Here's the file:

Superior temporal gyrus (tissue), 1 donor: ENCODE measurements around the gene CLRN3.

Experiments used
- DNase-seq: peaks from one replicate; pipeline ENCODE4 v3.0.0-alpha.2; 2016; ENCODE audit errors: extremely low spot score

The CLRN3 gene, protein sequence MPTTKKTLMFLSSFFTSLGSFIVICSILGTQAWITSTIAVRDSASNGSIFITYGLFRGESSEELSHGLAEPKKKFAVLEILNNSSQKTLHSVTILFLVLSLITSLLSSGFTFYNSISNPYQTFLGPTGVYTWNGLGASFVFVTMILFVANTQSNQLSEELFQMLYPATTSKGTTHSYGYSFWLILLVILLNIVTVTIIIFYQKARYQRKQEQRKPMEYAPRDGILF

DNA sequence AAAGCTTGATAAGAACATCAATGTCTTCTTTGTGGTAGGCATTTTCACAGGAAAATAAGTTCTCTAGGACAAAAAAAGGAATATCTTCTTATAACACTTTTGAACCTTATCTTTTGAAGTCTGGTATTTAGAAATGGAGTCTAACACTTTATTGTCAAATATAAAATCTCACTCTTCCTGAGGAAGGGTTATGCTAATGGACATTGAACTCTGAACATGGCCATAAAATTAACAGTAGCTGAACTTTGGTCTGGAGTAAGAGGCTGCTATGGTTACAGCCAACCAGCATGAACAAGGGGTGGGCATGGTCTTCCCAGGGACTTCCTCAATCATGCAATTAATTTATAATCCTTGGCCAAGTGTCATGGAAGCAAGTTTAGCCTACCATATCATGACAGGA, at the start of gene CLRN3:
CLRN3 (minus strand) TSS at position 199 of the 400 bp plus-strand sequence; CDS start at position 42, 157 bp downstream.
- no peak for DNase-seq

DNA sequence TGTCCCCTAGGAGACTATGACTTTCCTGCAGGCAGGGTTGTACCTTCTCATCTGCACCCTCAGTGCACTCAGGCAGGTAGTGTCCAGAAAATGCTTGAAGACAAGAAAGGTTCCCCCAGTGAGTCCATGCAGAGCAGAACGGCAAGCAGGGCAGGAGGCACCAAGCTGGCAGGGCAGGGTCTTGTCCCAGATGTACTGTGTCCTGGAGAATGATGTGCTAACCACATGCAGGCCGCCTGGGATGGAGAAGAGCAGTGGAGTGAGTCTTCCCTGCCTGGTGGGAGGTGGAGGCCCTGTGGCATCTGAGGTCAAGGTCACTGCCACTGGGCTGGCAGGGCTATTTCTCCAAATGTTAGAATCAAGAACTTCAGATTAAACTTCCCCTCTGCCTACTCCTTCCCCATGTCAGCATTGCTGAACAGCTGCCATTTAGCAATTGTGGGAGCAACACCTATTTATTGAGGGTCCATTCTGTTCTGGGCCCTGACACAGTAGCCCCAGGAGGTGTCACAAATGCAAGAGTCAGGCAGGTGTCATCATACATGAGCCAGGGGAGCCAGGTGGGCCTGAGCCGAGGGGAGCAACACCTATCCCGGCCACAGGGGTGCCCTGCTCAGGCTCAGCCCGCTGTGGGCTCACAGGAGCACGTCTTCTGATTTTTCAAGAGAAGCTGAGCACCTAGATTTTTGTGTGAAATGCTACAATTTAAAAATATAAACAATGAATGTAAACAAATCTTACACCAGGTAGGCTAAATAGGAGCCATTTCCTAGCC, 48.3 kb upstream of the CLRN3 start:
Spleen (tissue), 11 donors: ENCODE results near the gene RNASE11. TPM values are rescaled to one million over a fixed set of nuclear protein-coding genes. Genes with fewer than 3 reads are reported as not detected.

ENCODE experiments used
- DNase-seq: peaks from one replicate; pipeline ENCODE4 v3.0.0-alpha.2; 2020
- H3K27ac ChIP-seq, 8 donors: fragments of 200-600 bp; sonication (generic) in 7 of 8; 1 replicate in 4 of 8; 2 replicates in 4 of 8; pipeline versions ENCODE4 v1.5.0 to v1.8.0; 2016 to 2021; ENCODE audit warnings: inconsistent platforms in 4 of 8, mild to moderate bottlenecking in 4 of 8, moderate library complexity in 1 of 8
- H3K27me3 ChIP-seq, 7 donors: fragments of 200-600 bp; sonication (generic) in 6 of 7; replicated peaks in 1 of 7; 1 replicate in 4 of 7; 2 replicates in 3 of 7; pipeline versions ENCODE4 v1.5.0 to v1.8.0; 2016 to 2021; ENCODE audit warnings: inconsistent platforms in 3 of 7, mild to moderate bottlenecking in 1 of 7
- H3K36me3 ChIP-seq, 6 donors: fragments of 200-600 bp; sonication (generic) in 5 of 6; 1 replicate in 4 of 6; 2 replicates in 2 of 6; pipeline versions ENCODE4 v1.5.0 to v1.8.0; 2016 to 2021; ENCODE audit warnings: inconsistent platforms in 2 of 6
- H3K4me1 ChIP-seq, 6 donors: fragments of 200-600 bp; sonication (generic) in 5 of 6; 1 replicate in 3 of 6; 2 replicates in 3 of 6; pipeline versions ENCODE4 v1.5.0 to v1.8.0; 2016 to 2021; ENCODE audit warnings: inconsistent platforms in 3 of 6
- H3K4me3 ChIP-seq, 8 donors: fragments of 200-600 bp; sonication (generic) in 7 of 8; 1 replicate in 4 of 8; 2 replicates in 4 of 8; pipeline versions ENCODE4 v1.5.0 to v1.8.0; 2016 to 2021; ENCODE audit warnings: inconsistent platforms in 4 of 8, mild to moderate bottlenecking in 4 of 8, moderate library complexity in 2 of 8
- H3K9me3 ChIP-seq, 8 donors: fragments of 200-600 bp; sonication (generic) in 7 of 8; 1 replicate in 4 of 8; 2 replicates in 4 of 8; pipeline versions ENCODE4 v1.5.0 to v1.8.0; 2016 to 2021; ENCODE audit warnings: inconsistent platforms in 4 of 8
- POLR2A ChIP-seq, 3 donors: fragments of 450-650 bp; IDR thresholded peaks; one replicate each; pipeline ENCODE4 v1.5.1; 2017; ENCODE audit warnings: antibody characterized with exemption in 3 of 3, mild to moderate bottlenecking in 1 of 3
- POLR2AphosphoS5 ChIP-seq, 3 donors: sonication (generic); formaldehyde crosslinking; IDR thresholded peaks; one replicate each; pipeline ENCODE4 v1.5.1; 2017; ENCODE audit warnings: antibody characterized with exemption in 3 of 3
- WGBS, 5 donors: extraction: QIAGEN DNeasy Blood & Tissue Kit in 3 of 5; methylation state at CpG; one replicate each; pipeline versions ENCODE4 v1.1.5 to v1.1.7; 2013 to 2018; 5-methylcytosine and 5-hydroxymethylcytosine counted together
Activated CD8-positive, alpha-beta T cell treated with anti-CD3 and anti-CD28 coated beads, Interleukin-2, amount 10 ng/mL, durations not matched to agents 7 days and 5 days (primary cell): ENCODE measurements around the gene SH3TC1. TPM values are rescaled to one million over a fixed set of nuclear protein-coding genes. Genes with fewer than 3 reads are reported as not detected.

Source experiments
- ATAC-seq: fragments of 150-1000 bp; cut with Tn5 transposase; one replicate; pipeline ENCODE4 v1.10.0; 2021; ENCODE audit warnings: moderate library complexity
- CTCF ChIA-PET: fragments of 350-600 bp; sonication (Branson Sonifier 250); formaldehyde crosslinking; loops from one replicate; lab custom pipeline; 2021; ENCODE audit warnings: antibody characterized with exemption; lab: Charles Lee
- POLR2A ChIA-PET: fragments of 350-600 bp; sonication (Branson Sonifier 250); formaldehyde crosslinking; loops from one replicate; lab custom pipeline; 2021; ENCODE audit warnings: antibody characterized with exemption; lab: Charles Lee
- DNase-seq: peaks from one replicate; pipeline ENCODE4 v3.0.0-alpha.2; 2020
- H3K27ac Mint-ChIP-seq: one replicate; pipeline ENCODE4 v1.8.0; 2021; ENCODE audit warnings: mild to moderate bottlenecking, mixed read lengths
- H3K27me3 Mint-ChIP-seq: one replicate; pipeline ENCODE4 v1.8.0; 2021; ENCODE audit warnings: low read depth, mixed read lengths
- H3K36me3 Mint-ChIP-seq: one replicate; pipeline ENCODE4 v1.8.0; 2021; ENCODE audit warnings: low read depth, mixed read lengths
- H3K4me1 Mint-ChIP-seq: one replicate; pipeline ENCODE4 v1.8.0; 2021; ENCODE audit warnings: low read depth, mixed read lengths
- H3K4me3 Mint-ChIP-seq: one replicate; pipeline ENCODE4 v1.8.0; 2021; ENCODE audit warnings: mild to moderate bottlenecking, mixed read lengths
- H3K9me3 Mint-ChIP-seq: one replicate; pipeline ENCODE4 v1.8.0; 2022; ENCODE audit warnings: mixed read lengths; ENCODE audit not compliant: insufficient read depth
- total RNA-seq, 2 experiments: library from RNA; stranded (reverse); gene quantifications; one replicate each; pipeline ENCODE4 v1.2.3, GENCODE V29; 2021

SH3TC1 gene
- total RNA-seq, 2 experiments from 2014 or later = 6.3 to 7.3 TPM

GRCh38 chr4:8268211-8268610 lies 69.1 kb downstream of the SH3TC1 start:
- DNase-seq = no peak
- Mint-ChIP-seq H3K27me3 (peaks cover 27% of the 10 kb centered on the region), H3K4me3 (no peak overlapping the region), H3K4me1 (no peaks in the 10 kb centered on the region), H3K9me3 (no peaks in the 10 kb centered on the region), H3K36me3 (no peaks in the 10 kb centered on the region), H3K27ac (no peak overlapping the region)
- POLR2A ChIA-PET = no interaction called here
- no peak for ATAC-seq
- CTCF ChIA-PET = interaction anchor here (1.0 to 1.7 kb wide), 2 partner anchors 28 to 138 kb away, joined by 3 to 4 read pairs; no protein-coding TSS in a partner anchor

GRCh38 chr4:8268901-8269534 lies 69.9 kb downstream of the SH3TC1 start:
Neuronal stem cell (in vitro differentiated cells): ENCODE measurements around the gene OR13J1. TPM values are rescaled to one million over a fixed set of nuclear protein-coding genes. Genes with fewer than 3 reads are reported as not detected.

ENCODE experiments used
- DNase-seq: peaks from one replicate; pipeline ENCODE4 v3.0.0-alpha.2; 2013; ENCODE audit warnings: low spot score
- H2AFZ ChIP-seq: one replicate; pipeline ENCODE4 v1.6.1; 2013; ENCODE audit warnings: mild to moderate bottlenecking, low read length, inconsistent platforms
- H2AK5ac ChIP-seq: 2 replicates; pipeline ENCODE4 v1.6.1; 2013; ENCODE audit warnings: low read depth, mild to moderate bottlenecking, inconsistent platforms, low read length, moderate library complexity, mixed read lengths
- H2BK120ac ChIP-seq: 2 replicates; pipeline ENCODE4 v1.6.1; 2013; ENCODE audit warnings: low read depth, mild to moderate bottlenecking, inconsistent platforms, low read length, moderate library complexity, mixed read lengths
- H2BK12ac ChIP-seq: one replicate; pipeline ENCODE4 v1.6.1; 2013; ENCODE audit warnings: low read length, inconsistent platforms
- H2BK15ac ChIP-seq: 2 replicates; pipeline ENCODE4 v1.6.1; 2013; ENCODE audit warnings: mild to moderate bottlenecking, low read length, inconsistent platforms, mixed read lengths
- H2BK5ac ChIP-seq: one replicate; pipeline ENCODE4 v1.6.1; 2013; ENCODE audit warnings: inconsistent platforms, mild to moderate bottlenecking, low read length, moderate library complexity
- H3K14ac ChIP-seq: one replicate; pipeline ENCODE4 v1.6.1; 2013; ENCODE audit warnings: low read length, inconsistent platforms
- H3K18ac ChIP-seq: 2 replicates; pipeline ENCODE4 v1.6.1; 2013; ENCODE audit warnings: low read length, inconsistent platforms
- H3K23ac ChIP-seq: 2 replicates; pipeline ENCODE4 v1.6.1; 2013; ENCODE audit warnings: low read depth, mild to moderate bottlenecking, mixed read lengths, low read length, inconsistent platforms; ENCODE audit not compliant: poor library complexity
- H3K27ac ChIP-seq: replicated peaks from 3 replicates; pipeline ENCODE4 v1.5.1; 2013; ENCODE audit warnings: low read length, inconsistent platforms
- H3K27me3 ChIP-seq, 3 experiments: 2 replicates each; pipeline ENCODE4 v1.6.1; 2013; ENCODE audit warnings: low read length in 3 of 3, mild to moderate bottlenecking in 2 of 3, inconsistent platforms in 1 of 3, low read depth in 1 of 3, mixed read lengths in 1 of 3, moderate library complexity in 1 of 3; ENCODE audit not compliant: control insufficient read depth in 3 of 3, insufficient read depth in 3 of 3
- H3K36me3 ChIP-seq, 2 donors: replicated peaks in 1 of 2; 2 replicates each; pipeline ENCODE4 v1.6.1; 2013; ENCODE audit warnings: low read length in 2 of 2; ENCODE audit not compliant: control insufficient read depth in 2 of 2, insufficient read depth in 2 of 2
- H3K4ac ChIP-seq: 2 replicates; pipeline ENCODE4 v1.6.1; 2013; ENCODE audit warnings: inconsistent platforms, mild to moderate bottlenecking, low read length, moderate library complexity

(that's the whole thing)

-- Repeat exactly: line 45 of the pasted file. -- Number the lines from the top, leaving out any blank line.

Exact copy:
- DNase-seq: peaks from one replicate; pipeline ENCODE4 v3.0.0-alpha.2; 2013; ENCODE audit warnings: low spot score